Adam’s Devotional – July 2-8, 2020

From Adam…

We need to wash our hands, or we’ll die. (According to Exodus 30:20, kind of)–maybe that’s where the CDC got the idea. God instructs the priests to wash their hands and their feet (in the same bowl!!!) before entering into the tabernacle, so they won’t die. Exodus 30 is actually chock full of instructions for the right way to worship as well as the right way to be the people of God. The instructions are so specific, ranging from materials to smells. Seriously, look in Exodus 30, and you’ll find two recipes: one for oil and one for incense that are only to be used for worshipping God. All of this points to the simple and profound reality that there is something special and unique about our relationship with God. This is true in different human relationships as well. We don’t relate or interact with all people the same way. We walk around our house and families in clothing (or lack of clothing) that we would never wear in public. Why?  Because our relationship with our family is different. Like the Hebrews in Exodus, we are a people of God and more specifically because of Christ, we are people with God. There is something special and unique about our relationship with Christ. In a word, it’s intimate. We can share things with God, we can interact with God, and we can love God in a way that we can no one else. What is so unique about our relationship with Christ? Paul reminds us in his letter to the Romans. “Who is in a position to condemn us, only Jesus Christ.”  [What does Christ do?]  “It is Christ Jesus who died for us, who was raised, who is at the right hand of God, who indeed intercedes for us.” What would it look like if you said, “yes” to the special, unique, and gracious nature of a relationship with Christ? When’s the last time you sat still in God’s presence? When’s the last time you offered God all your fear, doubt, and anxiety?  When’s the last time you laughed with God from joy overflowing? In a time and season that feels out of control, the one constant is the unique, intimate love of God we experience in Christ Jesus. Say “yes” to God’s “yes” to you today. Say “yes” to the unique intimacy offered you from the One who has been with you from the beginning. God’s up to something . . . be a part of it.

God’s up to something . . . be a part of it. 

Adam’s Devotional – June 25-July 2, 2020

From Adam…

If you’re looking for a place in the Bible that says peer pressure and gossip are bad, you may be surprised to find exactly what you’re looking for in the first 9 verses of Exodus 23. Read it and see for yourself. How familiar is this conversation: “But mom!  Everybody’s doing it!” To which the mom replies, “If everyone were jumping off a cliff, would you?”

If we’re honest we’d respond with resounding, “If it was trending, maybe!” Exodus 23 points to the type of people the Hebrews are called to be. God’s people are called to practice justice for all: not just when it’s convenient, not just when it’s advantageous, not just when it’s popular, not just for the people who look, act, and believe the way they do, but justice for all, always. Sounds simple enough, but justice for all, always can be pretty inconvenient. This impartial justice will set apart the people of God from the people of the world.  Think about where we are as a nation and world today. The governments and powers of the world have not been able to provide justice for all no matter how lofty their ideals and founding documents. Look no further than recent and current news cycles to see that justice for all and always has yet to take place. Better yet, flip back and forth between news outlets or social media to see opposing sides, stories, and accounts of who justice is for and what it is. Sometimes, the price of practicing God’s justice is inconvenient, unpopular, uncomfortable, lonely, and may even involve a cross.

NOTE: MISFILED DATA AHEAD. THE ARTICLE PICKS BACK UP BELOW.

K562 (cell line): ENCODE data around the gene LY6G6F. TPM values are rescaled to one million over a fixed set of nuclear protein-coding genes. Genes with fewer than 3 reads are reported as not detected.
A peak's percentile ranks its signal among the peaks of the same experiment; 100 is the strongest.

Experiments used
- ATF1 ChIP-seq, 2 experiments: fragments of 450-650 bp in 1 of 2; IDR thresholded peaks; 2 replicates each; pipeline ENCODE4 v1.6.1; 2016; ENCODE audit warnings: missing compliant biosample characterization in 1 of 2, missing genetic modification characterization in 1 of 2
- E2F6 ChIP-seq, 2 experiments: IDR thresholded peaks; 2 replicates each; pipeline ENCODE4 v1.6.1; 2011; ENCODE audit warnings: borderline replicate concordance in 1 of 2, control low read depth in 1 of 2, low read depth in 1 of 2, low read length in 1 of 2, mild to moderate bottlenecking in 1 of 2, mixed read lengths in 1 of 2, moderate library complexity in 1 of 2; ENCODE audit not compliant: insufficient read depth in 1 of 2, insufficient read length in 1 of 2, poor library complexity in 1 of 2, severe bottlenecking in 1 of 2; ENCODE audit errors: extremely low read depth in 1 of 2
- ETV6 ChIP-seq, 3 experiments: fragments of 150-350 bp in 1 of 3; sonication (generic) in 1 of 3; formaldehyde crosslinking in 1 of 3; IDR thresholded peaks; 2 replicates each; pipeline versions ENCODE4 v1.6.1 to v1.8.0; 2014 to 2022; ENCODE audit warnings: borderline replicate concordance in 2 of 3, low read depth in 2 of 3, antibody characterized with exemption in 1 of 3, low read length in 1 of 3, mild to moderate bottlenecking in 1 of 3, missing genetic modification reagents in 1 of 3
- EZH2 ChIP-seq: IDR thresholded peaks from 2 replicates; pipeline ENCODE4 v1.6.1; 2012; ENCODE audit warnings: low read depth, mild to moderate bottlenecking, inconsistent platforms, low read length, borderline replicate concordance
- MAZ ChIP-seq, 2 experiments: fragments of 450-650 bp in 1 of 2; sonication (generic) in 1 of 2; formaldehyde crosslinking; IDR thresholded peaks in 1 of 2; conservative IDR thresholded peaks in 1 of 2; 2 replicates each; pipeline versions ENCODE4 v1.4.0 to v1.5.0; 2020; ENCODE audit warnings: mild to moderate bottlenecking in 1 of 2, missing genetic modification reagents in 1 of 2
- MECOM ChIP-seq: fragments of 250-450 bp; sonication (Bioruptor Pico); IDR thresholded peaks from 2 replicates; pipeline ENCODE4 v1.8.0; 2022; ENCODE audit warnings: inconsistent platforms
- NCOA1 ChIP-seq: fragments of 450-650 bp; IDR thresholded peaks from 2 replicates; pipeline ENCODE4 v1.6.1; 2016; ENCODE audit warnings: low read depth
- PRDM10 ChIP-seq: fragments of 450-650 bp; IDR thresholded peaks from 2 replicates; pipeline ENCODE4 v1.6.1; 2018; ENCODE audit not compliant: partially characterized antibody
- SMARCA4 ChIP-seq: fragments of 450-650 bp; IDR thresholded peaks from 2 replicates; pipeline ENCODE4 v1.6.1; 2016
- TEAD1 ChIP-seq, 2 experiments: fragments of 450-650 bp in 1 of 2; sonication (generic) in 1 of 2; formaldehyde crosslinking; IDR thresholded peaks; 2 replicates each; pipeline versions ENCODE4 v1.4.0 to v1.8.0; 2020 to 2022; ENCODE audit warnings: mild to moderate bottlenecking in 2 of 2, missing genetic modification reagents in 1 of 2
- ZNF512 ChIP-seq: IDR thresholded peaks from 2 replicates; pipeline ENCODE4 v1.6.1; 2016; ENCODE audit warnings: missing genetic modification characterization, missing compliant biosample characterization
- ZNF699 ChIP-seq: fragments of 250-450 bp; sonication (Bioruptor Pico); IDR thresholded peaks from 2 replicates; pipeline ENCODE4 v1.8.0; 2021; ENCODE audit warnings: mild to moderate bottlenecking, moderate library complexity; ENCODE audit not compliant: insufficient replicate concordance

The good news is that Christ has paid that price, has shown us the way, and has invited us to take up our cross follow as disciples, apostles, ambassadors of God’s just mercy and grace. In what ways have you preferred your own comfort instead of offering God’s justice? Who are people that you don’t like that you have intentionally allowed to fail when you could have helped them succeed?  Who are people who don’t like you that God could be calling you to pray for? What would it look like if you started to love others like Christ does?

God’s up to something . . . be a part of it. 

Adam’s Garage Talk – 6/25/20

Adam’s Devotional – June 18-24, 2020

From Adam…

Manna! The mysterious bread that God feeds the runaway Hebrew slaves when they are wandering in the desert. It’s so mysterious that the Hebrews actually call the bread, “what is it?”  That’s what the word “manna” means. Here’s how it worked. Every morning a thin flaky substance appeared on the surface of the ground. The Hebrews went out every day to collect it. If they tried to save some for the next day, it would go bad. Every seven days, God gave them a double portion, and the extra wouldn’t go bad. Manna taught the Hebrews how to depend more on who God is and what God does. Before Covid-19, it was easy to depend on our schedule; we could count on going to school, practice, or work every day. We could count on seeing people, hugging people, and high-fiving people. Covid-19 took all those things away. Now that things are opening up, we’re hanging out with friends, starting jobs, and even going to practices again. It’s easy to start depending on those things again. Who or what are you depending on? Who or what are you looking to for hope and joy? Manna taught the Hebrews how to start with what God provides every day. Are you gathering what God has given, or are you looking to something else? What would it look like if you started every day with gathering manna? God’s provision is mysterious.  Remember it’s called, “what is it?” This week try to begin every day with prayer. Offer God whatever thoughts and feelings are on your heart. Even if those thoughts are complaints. Then, open yourself up for what God has for you.  If you don’t hear anything, God is probably simply sitting there with you. That’s what our closest friends do. They know when the best thing is simply to sit and to be with us. God doesn’t solve the Hebrews’ problems for them. God makes a way for them to be in relationship every day. Maybe God’s doing the same with you. God’s up to something . . . be a part of it.